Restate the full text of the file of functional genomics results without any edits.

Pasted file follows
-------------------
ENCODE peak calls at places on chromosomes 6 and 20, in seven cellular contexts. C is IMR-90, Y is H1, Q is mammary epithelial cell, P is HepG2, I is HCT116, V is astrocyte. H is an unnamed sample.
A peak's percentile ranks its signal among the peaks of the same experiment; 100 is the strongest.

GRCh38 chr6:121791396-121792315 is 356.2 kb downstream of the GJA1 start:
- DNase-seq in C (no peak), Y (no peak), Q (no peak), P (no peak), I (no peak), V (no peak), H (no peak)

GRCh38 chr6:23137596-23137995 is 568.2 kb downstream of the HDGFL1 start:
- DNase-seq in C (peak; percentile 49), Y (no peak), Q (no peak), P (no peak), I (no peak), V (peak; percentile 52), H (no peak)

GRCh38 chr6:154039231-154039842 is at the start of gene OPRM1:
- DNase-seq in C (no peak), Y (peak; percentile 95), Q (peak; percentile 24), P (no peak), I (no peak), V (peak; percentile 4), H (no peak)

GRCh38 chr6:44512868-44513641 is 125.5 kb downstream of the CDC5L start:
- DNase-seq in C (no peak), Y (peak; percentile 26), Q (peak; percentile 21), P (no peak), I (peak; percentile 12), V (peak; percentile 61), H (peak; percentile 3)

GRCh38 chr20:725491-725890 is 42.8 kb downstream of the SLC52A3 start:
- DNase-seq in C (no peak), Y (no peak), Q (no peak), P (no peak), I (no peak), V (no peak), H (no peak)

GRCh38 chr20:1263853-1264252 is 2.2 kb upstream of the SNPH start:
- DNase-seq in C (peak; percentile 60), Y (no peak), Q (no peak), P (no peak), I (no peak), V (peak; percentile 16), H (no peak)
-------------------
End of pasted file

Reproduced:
ENCODE peak calls at places on chromosomes 6 and 20, in seven cellular contexts. C is IMR-90, Y is H1, Q is mammary epithelial cell, P is HepG2, I is HCT116, V is astrocyte. H is an unnamed sample.
A peak's percentile ranks its signal among the peaks of the same experiment; 100 is the strongest.

GRCh38 chr6:121791396-121792315 is 356.2 kb downstream of the GJA1 start:
- DNase-seq in C (no peak), Y (no peak), Q (no peak), P (no peak), I (no peak), V (no peak), H (no peak)

GRCh38 chr6:23137596-23137995 is 568.2 kb downstream of the HDGFL1 start:
- DNase-seq in C (peak; percentile 49), Y (no peak), Q (no peak), P (no peak), I (no peak), V (peak; percentile 52), H (no peak)

GRCh38 chr6:154039231-154039842 is at the start of gene OPRM1:
- DNase-seq in C (no peak), Y (peak; percentile 95), Q (peak; percentile 24), P (no peak), I (no peak), V (peak; percentile 4), H (no peak)

GRCh38 chr6:44512868-44513641 is 125.5 kb downstream of the CDC5L start:
- DNase-seq in C (no peak), Y (peak; percentile 26), Q (peak; percentile 21), P (no peak), I (peak; percentile 12), V (peak; percentile 61), H (peak; percentile 3)

GRCh38 chr20:725491-725890 is 42.8 kb downstream of the SLC52A3 start:
- DNase-seq in C (no peak), Y (no peak), Q (no peak), P (no peak), I (no peak), V (no peak), H (no peak)

GRCh38 chr20:1263853-1264252 is 2.2 kb upstream of the SNPH start:
- DNase-seq in C (peak; percentile 60), Y (no peak), Q (no peak), P (no peak), I (no peak), V (peak; percentile 16), H (no peak)